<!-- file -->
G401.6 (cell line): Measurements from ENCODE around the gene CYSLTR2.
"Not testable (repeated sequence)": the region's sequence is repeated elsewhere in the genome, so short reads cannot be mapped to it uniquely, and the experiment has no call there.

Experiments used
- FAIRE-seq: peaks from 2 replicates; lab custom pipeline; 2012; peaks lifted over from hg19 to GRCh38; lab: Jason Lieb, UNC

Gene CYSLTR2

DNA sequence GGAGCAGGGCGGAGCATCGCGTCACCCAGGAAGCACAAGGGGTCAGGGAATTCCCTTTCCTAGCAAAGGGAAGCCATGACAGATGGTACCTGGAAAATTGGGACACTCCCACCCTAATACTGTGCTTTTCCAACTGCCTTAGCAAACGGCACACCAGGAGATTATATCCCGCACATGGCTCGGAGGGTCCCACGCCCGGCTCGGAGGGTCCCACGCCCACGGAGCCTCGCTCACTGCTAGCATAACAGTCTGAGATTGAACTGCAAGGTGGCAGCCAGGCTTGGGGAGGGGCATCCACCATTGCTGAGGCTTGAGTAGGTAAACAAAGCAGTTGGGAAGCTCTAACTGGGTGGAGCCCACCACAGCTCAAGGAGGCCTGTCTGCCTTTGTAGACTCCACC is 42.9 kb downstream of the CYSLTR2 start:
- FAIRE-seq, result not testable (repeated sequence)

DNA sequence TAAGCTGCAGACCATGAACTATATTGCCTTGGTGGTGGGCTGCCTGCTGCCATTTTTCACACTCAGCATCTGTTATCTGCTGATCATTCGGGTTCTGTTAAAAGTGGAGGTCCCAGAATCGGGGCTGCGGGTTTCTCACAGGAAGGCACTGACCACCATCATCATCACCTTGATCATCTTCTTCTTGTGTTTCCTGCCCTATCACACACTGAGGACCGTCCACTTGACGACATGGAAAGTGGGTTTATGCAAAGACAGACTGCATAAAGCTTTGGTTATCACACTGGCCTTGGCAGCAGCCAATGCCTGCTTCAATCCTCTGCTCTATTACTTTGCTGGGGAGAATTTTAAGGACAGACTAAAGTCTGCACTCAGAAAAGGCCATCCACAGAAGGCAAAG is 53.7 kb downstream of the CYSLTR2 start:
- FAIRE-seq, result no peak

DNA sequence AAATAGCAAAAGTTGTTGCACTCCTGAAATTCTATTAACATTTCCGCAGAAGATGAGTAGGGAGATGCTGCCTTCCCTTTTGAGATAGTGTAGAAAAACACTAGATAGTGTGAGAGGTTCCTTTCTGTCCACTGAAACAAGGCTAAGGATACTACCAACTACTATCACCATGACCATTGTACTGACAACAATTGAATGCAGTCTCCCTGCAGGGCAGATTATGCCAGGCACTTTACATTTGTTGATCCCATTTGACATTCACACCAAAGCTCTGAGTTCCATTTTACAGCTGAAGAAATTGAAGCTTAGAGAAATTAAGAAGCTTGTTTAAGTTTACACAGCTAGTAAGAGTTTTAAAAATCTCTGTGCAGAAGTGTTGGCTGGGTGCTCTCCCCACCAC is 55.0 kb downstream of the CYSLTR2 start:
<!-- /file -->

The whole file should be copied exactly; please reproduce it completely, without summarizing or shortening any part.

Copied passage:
G401.6 (cell line): Measurements from ENCODE around the gene CYSLTR2.
"Not testable (repeated sequence)": the region's sequence is repeated elsewhere in the genome, so short reads cannot be mapped to it uniquely, and the experiment has no call there.

Experiments used
- FAIRE-seq: peaks from 2 replicates; lab custom pipeline; 2012; peaks lifted over from hg19 to GRCh38; lab: Jason Lieb, UNC

Gene CYSLTR2

DNA sequence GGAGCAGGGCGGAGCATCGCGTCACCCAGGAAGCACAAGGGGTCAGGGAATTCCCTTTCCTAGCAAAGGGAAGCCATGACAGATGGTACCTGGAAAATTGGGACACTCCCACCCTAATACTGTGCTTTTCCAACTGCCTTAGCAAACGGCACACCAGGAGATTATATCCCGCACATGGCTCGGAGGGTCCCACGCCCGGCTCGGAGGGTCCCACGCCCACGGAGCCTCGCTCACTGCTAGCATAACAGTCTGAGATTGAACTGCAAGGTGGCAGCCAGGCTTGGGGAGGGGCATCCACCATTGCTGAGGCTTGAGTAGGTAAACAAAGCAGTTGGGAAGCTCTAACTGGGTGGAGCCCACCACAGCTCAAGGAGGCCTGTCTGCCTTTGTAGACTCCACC is 42.9 kb downstream of the CYSLTR2 start:
- FAIRE-seq, result not testable (repeated sequence)

DNA sequence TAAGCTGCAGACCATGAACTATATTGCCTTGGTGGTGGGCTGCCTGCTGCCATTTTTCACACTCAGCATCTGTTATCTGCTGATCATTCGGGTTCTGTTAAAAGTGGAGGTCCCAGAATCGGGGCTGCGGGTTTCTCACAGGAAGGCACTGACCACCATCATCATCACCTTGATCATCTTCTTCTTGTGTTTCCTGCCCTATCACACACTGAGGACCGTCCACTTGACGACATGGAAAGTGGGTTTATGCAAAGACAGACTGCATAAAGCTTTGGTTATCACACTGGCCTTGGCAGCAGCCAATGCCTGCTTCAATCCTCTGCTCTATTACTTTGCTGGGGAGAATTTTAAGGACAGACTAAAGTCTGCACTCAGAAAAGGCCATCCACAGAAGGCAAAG is 53.7 kb downstream of the CYSLTR2 start:
- FAIRE-seq, result no peak

DNA sequence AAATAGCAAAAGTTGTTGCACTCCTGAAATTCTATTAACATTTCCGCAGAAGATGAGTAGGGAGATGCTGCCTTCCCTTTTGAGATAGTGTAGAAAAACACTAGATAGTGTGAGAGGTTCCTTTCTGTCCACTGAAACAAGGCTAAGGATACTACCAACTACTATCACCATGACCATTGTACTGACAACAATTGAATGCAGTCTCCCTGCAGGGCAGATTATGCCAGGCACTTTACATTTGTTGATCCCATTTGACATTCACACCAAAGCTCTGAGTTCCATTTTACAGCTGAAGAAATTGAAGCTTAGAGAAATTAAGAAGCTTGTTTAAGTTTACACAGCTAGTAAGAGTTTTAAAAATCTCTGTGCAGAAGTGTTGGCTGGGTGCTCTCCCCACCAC is 55.0 kb downstream of the CYSLTR2 start: